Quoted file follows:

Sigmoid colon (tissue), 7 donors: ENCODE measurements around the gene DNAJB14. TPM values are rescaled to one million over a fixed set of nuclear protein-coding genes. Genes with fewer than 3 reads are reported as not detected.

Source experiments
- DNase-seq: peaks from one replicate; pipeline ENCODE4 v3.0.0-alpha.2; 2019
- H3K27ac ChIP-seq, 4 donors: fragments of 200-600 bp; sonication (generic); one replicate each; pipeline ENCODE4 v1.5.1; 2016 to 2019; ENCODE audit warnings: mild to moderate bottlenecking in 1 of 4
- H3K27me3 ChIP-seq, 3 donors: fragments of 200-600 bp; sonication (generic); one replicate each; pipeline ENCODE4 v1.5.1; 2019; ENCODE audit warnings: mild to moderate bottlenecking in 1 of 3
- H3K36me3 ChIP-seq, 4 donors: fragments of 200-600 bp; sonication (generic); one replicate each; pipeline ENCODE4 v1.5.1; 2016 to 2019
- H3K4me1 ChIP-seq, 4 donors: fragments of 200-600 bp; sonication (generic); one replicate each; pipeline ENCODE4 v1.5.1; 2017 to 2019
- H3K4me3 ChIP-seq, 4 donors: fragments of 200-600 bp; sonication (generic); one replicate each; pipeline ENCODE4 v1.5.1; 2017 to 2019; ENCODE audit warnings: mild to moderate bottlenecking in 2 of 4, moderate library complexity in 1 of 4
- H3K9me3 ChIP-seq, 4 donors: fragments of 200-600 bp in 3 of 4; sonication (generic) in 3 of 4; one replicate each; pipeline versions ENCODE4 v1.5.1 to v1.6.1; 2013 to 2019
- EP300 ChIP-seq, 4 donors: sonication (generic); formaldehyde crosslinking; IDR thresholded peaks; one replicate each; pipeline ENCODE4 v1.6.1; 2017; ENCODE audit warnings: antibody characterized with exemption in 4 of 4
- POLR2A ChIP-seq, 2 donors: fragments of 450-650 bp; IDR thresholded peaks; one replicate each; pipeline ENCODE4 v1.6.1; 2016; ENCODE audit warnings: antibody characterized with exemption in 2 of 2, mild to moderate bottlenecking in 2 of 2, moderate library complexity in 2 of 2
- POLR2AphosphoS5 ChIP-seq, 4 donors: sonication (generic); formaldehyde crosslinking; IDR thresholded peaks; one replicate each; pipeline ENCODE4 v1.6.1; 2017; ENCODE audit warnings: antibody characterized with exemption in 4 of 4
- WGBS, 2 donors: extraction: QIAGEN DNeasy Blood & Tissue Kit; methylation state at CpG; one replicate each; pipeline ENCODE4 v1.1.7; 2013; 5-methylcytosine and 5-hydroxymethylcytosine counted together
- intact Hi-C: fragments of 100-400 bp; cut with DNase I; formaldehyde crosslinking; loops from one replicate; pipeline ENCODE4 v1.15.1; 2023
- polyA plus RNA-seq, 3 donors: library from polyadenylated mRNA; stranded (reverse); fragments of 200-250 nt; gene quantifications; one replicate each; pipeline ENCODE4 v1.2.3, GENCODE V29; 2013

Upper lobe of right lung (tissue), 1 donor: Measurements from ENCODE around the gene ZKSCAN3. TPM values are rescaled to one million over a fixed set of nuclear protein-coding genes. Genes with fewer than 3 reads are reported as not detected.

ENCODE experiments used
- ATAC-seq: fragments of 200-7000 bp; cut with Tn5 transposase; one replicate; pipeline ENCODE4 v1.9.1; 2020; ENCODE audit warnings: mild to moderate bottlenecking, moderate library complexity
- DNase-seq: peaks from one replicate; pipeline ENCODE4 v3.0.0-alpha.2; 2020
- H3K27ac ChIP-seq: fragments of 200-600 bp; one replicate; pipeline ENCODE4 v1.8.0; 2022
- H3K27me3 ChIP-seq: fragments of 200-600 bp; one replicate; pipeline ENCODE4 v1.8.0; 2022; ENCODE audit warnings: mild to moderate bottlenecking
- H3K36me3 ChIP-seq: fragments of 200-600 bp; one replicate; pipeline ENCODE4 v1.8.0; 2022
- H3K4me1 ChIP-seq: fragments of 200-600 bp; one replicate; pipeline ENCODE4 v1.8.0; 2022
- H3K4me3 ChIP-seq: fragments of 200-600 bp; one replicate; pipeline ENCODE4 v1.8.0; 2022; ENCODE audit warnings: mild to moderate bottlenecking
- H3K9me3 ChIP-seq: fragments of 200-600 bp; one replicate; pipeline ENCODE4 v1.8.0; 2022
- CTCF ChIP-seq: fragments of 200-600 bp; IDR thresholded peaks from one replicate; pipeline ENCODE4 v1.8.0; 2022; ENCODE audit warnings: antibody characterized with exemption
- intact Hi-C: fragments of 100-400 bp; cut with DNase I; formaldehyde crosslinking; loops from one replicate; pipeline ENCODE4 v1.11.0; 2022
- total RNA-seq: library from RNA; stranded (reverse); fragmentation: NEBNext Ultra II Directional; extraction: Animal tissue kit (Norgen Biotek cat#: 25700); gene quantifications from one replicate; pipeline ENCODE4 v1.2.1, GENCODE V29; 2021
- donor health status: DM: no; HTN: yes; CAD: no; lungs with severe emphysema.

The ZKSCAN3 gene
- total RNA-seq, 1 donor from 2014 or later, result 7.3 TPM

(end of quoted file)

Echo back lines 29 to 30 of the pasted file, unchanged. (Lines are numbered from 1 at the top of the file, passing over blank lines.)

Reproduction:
- donor health status: DM: no; HTN: yes; CAD: no; lungs with severe emphysema.

The ZKSCAN3 gene